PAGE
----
Ms PATTEN — Thank you, Acting President, and I appreciate you allowing me to speak briefly on Mr O’Donohue’s amendment. I support this amendment. I find this bill largely problematic in many aspects. I find that it is incredibly discretionary in that once a firearm prohibition order has been made it allows police officers, without warrant or consent, to enter and search the premises of the person subject to the firearm prohibition order. I do think that there needs to be a good level of oversight here, and I do think that extending that level of oversight to the Magistrates Court is worthwhile. I think if you look at the statement of compatibility on this bill, on my reading it concedes that this piece of legislation is not proportionate to the limitations of human rights under the Victorian charter.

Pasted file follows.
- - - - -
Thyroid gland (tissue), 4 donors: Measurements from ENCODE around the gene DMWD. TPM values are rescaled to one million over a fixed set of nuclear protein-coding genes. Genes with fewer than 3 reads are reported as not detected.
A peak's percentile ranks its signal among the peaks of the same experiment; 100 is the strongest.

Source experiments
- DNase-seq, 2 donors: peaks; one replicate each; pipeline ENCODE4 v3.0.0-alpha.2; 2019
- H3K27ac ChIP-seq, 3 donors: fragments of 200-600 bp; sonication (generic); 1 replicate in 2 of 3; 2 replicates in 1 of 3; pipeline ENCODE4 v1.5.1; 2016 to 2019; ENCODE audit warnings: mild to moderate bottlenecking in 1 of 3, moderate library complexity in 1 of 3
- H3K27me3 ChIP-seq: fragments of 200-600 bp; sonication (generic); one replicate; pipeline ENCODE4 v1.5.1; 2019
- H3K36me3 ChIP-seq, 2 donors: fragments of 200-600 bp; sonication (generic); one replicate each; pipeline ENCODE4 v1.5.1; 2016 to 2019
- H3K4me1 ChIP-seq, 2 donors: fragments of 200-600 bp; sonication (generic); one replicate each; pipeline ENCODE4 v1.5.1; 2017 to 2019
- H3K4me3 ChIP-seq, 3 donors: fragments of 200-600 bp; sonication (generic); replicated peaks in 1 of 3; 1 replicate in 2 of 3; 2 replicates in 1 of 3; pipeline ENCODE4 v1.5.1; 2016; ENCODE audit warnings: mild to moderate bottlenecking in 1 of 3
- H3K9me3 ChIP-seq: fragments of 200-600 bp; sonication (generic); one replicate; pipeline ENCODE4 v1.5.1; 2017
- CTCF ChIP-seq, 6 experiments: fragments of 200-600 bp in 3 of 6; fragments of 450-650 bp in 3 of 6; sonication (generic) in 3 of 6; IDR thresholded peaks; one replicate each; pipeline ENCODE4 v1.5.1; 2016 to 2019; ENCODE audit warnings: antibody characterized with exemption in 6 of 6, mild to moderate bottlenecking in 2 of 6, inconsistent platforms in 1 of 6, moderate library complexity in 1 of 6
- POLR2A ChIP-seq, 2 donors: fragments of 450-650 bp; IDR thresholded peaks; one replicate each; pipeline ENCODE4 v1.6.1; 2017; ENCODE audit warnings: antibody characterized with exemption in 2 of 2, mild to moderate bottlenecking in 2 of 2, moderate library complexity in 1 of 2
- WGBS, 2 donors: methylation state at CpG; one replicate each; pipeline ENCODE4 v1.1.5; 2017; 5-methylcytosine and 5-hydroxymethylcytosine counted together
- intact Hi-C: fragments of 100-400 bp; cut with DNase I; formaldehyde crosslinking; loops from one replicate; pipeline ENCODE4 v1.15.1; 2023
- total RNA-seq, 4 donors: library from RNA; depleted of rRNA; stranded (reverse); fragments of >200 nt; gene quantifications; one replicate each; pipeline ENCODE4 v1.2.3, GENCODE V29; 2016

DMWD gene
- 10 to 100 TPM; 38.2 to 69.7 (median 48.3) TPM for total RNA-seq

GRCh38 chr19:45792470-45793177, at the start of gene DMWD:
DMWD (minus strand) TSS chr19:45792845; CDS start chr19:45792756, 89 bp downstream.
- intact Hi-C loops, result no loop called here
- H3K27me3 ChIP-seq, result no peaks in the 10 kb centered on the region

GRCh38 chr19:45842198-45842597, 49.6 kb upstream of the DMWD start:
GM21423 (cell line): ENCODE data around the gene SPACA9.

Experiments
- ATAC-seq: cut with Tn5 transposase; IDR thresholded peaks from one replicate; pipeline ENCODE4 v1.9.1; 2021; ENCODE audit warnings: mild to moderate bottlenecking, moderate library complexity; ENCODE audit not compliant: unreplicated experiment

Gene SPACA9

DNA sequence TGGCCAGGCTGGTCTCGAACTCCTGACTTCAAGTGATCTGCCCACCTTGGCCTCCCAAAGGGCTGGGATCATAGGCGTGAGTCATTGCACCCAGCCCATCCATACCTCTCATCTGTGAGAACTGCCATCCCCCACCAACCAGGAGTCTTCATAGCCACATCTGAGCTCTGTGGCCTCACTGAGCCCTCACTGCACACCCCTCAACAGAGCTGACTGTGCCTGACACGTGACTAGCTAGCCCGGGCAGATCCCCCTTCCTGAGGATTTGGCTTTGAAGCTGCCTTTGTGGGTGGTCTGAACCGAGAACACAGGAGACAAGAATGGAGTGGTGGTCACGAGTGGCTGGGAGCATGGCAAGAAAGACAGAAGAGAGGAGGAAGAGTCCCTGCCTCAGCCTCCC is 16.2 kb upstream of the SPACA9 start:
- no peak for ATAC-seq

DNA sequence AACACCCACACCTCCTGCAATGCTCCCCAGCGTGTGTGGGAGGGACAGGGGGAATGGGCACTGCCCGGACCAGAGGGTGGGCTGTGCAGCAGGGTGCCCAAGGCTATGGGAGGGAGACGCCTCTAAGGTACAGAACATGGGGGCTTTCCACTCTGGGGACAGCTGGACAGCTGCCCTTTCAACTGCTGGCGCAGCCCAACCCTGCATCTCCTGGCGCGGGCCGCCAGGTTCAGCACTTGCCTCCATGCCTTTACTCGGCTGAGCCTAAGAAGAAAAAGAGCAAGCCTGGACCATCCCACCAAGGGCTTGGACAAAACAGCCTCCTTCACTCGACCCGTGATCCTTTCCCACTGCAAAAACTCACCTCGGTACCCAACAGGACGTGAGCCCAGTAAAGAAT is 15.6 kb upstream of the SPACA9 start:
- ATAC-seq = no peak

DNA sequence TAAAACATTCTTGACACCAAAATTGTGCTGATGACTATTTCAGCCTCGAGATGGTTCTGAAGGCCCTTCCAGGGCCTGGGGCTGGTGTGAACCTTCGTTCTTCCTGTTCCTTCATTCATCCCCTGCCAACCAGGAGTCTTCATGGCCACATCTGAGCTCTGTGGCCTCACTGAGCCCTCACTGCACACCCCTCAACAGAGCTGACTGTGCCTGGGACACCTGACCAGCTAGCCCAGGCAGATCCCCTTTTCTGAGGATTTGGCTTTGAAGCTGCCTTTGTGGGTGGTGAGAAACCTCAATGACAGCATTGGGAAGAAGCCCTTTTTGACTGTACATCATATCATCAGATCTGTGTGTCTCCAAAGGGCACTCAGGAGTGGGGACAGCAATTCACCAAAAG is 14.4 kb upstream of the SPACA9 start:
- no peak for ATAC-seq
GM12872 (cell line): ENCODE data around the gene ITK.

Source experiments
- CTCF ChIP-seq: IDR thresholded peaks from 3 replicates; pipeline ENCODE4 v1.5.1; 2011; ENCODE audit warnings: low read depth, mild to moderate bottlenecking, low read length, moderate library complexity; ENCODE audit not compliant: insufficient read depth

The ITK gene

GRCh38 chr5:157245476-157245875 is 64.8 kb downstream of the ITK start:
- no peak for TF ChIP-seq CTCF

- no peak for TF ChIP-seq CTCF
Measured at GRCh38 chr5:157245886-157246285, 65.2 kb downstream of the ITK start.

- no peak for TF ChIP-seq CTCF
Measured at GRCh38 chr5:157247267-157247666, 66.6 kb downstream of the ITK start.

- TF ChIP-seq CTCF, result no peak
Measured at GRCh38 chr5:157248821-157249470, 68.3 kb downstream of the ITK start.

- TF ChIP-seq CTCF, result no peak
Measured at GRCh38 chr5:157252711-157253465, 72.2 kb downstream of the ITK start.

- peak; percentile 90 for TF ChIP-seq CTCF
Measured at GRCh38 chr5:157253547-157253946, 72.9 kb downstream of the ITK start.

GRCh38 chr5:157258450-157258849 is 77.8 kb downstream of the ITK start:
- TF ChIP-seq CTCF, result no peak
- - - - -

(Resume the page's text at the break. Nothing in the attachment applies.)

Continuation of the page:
I would argue that in some way heightening the bar in the way that Mr O’Donohue’s amendment does allows for a greater level of justice and a greater level of oversight. We have seen similar legislation in New South Wales, and I have been listening to the debate on that this afternoon, where they have executed about 2500 separate searches under the firearm prohibition order. I believe they have found firearms, ammunition or firearm parts, whatever that definition may be, in only 2 per cent of occasions, so I will support this amendment.